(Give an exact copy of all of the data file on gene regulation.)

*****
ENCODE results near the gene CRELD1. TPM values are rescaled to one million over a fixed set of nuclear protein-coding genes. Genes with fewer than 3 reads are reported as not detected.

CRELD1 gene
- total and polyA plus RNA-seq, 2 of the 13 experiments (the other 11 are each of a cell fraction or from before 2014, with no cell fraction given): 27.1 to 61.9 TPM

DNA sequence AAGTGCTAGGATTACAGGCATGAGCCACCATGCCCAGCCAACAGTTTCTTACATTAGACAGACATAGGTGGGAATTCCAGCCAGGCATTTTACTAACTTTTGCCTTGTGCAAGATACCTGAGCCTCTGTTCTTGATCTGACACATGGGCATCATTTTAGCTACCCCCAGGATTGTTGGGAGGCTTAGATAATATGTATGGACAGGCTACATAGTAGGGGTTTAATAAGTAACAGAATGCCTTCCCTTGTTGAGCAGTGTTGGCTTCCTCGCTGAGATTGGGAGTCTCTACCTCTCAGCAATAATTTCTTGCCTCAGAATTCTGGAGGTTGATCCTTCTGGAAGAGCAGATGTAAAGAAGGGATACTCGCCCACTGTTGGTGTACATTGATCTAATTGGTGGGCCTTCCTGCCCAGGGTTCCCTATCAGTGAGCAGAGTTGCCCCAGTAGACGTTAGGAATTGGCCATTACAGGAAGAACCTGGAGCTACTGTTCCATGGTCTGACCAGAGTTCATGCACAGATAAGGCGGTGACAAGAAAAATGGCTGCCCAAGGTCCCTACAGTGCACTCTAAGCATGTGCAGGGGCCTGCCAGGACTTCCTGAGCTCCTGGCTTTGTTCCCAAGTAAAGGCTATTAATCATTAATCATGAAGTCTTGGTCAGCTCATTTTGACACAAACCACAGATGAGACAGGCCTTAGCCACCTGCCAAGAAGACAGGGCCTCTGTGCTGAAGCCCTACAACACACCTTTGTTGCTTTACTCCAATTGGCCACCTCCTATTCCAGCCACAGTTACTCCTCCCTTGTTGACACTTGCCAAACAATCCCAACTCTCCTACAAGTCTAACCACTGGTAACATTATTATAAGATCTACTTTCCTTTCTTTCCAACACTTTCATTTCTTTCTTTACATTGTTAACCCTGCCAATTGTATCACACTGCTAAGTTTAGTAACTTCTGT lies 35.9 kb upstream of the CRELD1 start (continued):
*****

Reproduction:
ENCODE results near the gene CRELD1. TPM values are rescaled to one million over a fixed set of nuclear protein-coding genes. Genes with fewer than 3 reads are reported as not detected.

CRELD1 gene
- total and polyA plus RNA-seq, 2 of the 13 experiments (the other 11 are each of a cell fraction or from before 2014, with no cell fraction given): 27.1 to 61.9 TPM

DNA sequence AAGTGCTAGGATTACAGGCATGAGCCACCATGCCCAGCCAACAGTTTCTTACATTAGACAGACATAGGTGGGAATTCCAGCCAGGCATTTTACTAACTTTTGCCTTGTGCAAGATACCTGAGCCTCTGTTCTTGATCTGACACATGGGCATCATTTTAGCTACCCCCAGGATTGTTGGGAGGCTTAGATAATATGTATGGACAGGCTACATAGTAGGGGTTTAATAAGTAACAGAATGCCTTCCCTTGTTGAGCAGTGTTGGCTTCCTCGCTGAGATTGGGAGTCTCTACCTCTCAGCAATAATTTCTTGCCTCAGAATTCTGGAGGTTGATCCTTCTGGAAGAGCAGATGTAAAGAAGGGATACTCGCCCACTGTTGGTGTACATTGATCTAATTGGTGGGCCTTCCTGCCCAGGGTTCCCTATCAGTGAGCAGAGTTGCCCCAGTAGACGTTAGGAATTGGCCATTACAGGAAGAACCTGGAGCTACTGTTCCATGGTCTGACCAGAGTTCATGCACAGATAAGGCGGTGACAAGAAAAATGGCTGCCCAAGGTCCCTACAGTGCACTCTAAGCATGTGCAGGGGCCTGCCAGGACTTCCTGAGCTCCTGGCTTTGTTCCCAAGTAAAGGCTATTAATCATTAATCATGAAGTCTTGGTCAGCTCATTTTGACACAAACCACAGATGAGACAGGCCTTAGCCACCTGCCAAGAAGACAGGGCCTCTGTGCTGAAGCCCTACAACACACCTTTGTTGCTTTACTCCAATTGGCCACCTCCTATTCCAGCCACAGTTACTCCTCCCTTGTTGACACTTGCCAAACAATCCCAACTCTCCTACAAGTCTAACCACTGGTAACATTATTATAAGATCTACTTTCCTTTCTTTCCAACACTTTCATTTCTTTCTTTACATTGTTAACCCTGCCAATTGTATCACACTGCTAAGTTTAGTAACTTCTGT lies 35.9 kb upstream of the CRELD1 start (continued):